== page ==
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Reba Kirson Monness, a former U.S. Women's Singles Champion, died unexpectedly in her bed, May 10, 1980, at her home in New York City. She was a dynamic and controversial figure up to the end--having attended the 1979 U.S. Open not as a player but as a still quite voluble spectator, just getting over, she hoped, "a deep depression."

Back in the 1930's and '40's, Reba wrote monthly column after monthly column for Topics called, varyingly, "More or Less" or "The Feminine Angle" or "A Gal's Slant."

Here are just a few excerpts:

'All the reasonings of men are not worth one sentiment of women.' 

...In 1938 I went to Florida for the winter and with a few days' practice won the State Table Tennis Championship....

...T.T. was now 'in the blood.' In my bedroom the night of the finals I made synthetic balls of newspaper and batted them all over the walls and ceiling....

...The theatrical 'Variety' magazine reported that 'in her [exhibition] matches with Barna, Ruth Aarons is not winning by such a wide margin now, for Barna is steadily improving.'...

...Douglas Cartland, honor grad of U. of N. Carolina, is a puzzle expert--he just captured $18,000 in New York Post contest. At t.t. he will rank among the first 5 in '38....

...Al Meagher, Minneapolis attorney, invented a ball-throwing device for practice. The machine varies its strokes in serving....

...Sol Schiff will live and work in Rochester, N.Y...managing a men's clothing store....

...In Old Mexico--16th century--a game was played similar to table tennis. When held, these games were elaborate occasions and were attended by the King and his court. The events ended with the losers being beheaded. Today, in a supposedly civilized era, the latest issue from Italy is the ban on handshaking before or after table tennis and lawn tennis matches....[Why? Because] 'intimacy between opponents in sports is an ugly reed which should be uprooted.' Apparently Il Duce regards the handshake as the symbol of intimacy. In this country the handshake in athletic contests is the symbol of good sportsmanship, and good sportsmanship the world over is a traditional part of table tennis and lawn tennis....

...Do you know that Mae Clouther looks very, very well; she has lost pounds and pounds of adipose, and her figure is truly pleasing. She wears white shorts in tournaments, with suntan leg make up. Ooh la la, wait until you see her....Elizabeth Arden ought to pay for an ad in Topics ....

...Bud Blattner's married--and in big-time baseball, St. Louis Cards. His sister, Marjorie, is to wed George Hendry's cousin. We like G.H....

...Dick Miles of the New York TTA has a great forehand--today he could win the National's....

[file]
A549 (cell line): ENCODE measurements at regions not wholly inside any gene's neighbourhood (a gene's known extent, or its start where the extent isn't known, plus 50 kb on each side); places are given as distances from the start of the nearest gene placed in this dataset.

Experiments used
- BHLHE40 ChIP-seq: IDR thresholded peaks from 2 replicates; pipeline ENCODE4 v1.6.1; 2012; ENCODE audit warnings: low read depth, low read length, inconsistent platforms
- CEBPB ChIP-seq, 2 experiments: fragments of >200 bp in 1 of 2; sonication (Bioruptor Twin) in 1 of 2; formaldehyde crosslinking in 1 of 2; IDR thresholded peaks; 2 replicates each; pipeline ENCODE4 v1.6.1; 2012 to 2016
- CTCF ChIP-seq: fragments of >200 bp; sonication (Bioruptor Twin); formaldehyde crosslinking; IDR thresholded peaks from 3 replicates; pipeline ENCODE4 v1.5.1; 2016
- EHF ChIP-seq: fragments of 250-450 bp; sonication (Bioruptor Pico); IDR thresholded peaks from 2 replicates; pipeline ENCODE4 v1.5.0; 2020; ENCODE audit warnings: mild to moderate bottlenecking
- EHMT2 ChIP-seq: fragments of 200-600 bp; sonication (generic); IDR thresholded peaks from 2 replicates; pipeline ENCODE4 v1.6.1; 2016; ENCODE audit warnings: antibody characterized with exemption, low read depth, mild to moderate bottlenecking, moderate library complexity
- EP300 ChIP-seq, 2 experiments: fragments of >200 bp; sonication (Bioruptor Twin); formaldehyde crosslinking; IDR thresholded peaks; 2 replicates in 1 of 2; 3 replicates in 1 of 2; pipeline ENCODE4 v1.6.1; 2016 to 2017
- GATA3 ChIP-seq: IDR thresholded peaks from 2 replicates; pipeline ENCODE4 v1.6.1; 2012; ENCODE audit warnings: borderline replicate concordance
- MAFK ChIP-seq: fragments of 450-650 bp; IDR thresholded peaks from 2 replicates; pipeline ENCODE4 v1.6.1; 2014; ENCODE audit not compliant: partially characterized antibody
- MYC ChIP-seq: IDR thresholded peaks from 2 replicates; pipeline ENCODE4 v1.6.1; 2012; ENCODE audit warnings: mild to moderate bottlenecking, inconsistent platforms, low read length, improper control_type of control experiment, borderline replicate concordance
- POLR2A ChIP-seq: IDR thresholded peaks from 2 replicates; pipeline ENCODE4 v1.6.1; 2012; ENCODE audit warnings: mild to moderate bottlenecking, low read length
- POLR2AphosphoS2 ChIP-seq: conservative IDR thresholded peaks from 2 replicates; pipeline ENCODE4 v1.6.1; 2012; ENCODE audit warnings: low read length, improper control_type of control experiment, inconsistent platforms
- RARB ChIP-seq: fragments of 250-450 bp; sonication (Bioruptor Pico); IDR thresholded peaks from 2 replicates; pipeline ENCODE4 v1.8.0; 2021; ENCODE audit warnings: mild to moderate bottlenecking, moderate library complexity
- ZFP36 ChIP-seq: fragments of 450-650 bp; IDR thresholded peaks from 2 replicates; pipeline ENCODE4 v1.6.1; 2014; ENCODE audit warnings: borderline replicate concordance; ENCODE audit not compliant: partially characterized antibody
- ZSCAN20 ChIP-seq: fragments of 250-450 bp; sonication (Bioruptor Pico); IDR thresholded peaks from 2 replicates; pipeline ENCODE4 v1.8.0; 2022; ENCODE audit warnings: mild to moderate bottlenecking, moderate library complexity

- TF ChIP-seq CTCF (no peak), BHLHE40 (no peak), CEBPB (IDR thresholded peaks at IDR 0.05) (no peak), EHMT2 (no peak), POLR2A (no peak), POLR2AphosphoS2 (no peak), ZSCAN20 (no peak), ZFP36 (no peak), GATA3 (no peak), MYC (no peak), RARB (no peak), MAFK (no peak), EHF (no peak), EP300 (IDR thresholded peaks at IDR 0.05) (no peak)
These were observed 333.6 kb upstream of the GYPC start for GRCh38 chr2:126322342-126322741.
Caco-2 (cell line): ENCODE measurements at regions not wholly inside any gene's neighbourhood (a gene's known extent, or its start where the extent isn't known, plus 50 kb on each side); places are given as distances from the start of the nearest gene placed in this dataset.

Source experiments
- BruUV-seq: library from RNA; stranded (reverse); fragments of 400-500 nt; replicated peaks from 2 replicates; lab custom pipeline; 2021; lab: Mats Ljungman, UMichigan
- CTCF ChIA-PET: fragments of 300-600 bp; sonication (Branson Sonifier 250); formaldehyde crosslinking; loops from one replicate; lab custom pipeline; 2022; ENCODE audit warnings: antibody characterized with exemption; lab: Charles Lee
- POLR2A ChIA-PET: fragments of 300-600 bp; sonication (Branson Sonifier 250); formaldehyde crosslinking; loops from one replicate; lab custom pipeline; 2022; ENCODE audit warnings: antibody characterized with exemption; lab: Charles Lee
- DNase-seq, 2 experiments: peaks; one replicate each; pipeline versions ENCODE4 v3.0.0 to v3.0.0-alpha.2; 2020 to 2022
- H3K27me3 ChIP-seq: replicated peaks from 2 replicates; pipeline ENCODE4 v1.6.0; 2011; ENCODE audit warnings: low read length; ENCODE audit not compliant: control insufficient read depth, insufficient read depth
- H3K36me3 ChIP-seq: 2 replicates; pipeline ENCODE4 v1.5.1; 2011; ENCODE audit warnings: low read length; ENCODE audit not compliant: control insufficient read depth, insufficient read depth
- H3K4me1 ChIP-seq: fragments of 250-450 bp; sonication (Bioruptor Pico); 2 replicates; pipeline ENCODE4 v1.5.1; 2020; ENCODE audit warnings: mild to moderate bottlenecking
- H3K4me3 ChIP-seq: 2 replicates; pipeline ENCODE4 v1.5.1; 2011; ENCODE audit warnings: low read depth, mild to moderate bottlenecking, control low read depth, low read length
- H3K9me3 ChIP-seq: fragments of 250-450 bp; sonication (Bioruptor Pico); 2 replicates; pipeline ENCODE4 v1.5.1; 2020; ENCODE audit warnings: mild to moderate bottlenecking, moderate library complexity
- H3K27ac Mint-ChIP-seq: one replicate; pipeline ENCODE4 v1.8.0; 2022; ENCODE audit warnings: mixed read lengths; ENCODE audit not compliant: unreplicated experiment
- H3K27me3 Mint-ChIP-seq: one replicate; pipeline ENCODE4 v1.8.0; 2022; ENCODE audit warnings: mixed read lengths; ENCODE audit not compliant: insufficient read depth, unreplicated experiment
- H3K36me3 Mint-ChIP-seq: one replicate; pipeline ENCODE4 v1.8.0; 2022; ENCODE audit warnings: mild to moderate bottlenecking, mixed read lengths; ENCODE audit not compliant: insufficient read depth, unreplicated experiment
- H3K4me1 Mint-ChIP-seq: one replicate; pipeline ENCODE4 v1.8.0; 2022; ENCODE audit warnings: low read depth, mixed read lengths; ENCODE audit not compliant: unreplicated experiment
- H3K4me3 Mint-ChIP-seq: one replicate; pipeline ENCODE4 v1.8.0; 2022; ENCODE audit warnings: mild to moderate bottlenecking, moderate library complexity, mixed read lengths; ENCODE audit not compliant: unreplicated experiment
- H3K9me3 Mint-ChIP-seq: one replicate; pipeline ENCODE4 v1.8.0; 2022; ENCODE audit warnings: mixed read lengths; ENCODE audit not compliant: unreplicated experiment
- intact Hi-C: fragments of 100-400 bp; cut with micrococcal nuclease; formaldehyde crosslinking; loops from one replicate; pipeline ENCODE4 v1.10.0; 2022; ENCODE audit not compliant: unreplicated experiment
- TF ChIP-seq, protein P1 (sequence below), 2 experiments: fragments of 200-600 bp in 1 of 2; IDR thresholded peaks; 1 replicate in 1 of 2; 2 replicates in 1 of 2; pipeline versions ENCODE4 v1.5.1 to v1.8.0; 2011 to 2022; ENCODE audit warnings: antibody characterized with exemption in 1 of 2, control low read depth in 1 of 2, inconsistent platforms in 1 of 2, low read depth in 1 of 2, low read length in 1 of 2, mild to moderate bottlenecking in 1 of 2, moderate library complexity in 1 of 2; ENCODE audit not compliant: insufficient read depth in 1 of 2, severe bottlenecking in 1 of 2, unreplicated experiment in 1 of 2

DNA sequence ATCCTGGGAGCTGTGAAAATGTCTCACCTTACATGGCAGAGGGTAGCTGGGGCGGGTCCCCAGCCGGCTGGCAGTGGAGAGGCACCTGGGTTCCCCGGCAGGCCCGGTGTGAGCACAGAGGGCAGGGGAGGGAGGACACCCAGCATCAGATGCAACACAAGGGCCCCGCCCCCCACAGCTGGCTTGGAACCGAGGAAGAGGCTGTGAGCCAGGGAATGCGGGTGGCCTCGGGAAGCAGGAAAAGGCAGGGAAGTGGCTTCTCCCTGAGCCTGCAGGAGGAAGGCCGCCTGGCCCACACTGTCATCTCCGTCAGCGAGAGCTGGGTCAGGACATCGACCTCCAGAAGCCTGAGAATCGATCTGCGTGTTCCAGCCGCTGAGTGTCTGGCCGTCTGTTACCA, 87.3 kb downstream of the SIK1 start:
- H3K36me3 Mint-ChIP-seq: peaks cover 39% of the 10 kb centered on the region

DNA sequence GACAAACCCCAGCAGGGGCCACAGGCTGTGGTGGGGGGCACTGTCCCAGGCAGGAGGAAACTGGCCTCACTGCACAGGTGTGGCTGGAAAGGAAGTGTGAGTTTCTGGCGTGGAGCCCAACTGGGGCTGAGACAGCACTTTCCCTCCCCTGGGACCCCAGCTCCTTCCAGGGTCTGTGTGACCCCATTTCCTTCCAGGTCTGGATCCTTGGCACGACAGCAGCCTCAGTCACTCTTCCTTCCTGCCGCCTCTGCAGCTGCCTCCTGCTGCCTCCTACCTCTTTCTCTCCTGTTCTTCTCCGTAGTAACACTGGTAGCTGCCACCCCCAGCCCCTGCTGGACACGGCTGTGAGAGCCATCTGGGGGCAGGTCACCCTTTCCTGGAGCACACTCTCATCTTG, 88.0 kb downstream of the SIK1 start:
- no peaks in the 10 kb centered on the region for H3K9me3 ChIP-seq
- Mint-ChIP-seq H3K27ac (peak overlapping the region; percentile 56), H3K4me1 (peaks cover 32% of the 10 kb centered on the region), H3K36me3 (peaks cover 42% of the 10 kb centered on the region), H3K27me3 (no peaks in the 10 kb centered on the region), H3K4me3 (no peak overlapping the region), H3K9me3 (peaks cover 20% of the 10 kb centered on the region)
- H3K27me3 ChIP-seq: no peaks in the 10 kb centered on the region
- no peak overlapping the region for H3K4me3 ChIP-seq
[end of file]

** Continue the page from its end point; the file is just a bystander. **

...Marty Reisman, also of New York TTA, is 14 years old and already a terrific player. Within the very near future he should be U.S. Champion...."

Reba was the #2 ranked woman in the U.S. for the 1940-41 season--that was the first year she played in a National's. That year, too, she won the U.S. Open Mixed Doubles with her friend and world-renowned player Laszlo "Laci" Bellak.

In 1947 she was on the U.S. Team traveling in Europe--the World Championships were in Paris that year--and afterwards she became a member of the internationally elite Swaythling Club.

In 1948 and '49, she was the U.S. Women's Singles runner-up--losing first to Peggy McLean in four, then to Leah Neuberger in five. In 1950, playing with a new racket given her by Victor Barna, she finally won the National's, defeating Neuberger, who was then one of the best players in the world, 3-0.

Reba was always a gifted athlete, and thought the top players, both men and women, should be training harder than they did, be dieting carefully, and getting more top professional coaching.

She was a former Middle Atlantic States lawn tennis champion, swam, fenced, was at one time a varsity basketball player, and played volleyball, ice and field hockey.

For a long time she was a very well known exhibition player--doing her comedy-novelty sports act with such greats as Coleman Clark, Laci Bellak, Sandor Glancz, Bobby Riggs, and Joe Louis. In later life, she had her own TV show.

Reba also had an academic-administrative side. She helped Peter Roberts, early USATT Historian, to write articles for the Encyclopaedia Brittanica, and even as late as 1979, just a year before her death, she was on the Executive Council of New York's New School. In the '40s' she was President of the NYTTA until she had to give that up to take care of her mother who was dying of cancer.

During all the years she was away from the game, not once, she said, did she receive a notice to renew her USATT membership. It was as if no one in the game remembered or cared about her.

In 1972, however, she began again to write articles for Topics --on Sandor Glancz, Marty Reisman, and a Memoriam to Herwald Lawrence, proprietor of New York's famous Broadway Courts.

I myself always thought of Reba as a real but paradoxical figure--both attacking and very vulnerable. Sometimes she seemed to come straight out of a novel or play I admired, was refreshingly, though often embarrassingly, never quite either the cultured/gentile or the barbarian/bohemian type--she was simultaneously both.

She was a very egocentric, often good-hearted, vigorous undefinable whom it was impossible to predict or ignore. Sensibly always ready to charge, she invariably became for those about her a doer, an urger-on.

A lover of words, of rhetoric, she was pretty, petite, persistent. Not an ox, not a moron, but, strangely, "oxymoronic--as one-of-a-kind outrageous as that word "oxymoronic" which, in friendship, I give to her here.